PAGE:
The Ganges or Ganga, is a trans-boundary
river of India and Bangladesh. The 2,525 km (1,569 mi) river
rises in the western Himalayas in the Indian state
of Uttarakhand, and flows south and east through
the Gangetic Plain of North India into Bangladesh, where it
empties into the Bay of Bengal. By discharge it ranks among
the world's top 20 rivers. The Ganges basin is the most
heavily populated river basin in the world, with over 400
million people and a population density of about 1,000
inhabitants per square mile.
The Ganges was ranked among the top five
most polluted rivers of the world in 2007,
with fecal coliform levels in the river
near Varanasi more than hundred times the
official Indian government limits. Pollution
threatens not only humans, but also more
than 140 fish species, 90 amphibian species
and the endangered Ganges river dolphin.It is
filled with chemical wastes, sewage and even
human and animal remains which carry major
health risks by either direct bathing in the
dirty water, or by drinking.
Sewage from many cities along the river's
course, industrial waste and religious offerings
wrapped in non-degradable plastics have
added large amounts of pollutants to the river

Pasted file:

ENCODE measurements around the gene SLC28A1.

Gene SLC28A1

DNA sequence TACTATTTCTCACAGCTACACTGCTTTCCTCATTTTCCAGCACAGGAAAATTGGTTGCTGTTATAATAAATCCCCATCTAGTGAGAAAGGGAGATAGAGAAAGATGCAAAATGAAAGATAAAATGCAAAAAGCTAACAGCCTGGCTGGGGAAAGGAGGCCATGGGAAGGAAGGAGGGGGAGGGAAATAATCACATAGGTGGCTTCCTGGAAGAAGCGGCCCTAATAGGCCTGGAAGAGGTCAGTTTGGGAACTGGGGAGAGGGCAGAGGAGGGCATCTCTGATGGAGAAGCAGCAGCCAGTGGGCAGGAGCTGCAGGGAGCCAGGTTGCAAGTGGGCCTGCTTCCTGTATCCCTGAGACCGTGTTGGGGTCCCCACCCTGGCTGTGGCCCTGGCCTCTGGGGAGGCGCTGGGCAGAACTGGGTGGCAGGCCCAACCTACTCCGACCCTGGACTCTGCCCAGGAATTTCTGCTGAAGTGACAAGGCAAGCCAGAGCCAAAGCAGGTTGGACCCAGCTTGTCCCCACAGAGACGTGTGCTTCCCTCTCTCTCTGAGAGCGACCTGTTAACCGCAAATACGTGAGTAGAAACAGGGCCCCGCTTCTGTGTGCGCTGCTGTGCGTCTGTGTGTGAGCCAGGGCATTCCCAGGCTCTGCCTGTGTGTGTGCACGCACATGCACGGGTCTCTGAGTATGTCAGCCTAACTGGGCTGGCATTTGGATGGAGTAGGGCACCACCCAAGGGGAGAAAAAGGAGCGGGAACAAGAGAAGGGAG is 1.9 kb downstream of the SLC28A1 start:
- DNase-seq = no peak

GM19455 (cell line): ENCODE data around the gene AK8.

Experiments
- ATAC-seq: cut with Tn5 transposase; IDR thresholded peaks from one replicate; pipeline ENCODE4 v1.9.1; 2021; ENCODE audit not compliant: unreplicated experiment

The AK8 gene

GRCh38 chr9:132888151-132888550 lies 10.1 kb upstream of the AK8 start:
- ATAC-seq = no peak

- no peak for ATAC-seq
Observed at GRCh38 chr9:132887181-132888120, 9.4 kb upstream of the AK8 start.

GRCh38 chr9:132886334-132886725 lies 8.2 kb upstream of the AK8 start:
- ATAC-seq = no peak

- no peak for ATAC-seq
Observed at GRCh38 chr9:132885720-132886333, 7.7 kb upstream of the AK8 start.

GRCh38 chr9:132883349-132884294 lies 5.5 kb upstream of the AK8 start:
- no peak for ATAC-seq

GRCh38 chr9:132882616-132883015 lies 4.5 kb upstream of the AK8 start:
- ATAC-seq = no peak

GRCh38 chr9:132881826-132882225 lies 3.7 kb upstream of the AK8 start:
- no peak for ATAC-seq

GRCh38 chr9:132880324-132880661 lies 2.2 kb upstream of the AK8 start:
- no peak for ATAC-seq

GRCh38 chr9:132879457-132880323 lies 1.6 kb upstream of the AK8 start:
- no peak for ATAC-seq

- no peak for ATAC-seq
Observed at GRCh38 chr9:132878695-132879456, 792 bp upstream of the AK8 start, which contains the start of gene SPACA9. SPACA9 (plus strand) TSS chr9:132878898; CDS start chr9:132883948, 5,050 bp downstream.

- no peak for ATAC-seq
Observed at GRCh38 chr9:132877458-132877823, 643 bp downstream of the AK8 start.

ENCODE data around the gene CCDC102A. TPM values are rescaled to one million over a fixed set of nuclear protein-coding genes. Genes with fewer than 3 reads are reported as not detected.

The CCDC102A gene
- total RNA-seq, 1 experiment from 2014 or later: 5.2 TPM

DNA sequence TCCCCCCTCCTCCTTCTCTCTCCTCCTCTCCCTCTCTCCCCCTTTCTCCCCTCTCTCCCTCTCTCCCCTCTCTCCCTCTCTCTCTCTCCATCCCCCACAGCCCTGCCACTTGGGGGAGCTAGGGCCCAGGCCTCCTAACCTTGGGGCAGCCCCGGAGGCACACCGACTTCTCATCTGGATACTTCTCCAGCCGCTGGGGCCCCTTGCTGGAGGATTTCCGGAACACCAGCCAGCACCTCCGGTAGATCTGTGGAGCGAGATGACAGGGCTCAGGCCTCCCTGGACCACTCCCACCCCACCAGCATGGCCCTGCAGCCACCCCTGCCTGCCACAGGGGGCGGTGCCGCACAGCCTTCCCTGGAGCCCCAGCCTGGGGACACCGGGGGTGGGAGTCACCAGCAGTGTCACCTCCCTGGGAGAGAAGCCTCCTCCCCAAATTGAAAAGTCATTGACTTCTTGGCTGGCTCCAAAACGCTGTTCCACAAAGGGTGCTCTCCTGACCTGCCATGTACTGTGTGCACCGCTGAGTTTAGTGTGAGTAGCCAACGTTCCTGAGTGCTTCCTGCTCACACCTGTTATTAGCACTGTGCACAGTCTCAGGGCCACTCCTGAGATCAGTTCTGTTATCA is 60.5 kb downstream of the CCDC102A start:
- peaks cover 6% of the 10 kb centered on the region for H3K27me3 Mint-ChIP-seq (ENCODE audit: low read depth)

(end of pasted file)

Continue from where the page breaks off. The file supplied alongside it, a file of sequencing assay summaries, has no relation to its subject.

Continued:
as it flows through densely populated areas.
The cremated and uncremated dead bodies
that are let to flow in the river, as per the Hindu
tradition, have also added to the pollution.
The “holy dips” and bathes in the river, too,
have added to the pollution.
The people living in the region around the
Ganges suffer and sometimes, even die
from diseases like diarrhea, viral
hepatitis, typhoid, cholera.
There is a lack of clean drinking water.
Since the river Ganges passes through
many different parts of India, the
pollutants contained are deposited in
other cleaner areas too.
The aquatic life in the Ganges, too, is
facing a huge threat.
The Ganga Action Plan or GAP was a program
launched by Rajiv Gandhi in April 1985 in order to
reduce the pollution load on the river. The program
was launched with much fanfare, but it failed to
decrease the pollution level in the river, after
spending 901.71 crore (approx.1010) rupees over
a period of 15 years. The activities of GAP phase I
initiated in 1985 were declared closed on 31 March
1.Non availability of Environmental
3.Establishment of non specific
Sewage Treatment Plants on highly
productive crop lands.
4. Least political dedication and
vision to save the Ganga.
The reasons listed in the previous slide, due
to which the GAP failed, must be eliminated,
and a stronger GAP should be launched.
Volunteers should be assigned to clear
physical wastes such as plastic from the
Sewage treatment plants must be
constructed on the banks of the Ganges.
The dead bodies must be completely burnt
or cremated before letting them flow in the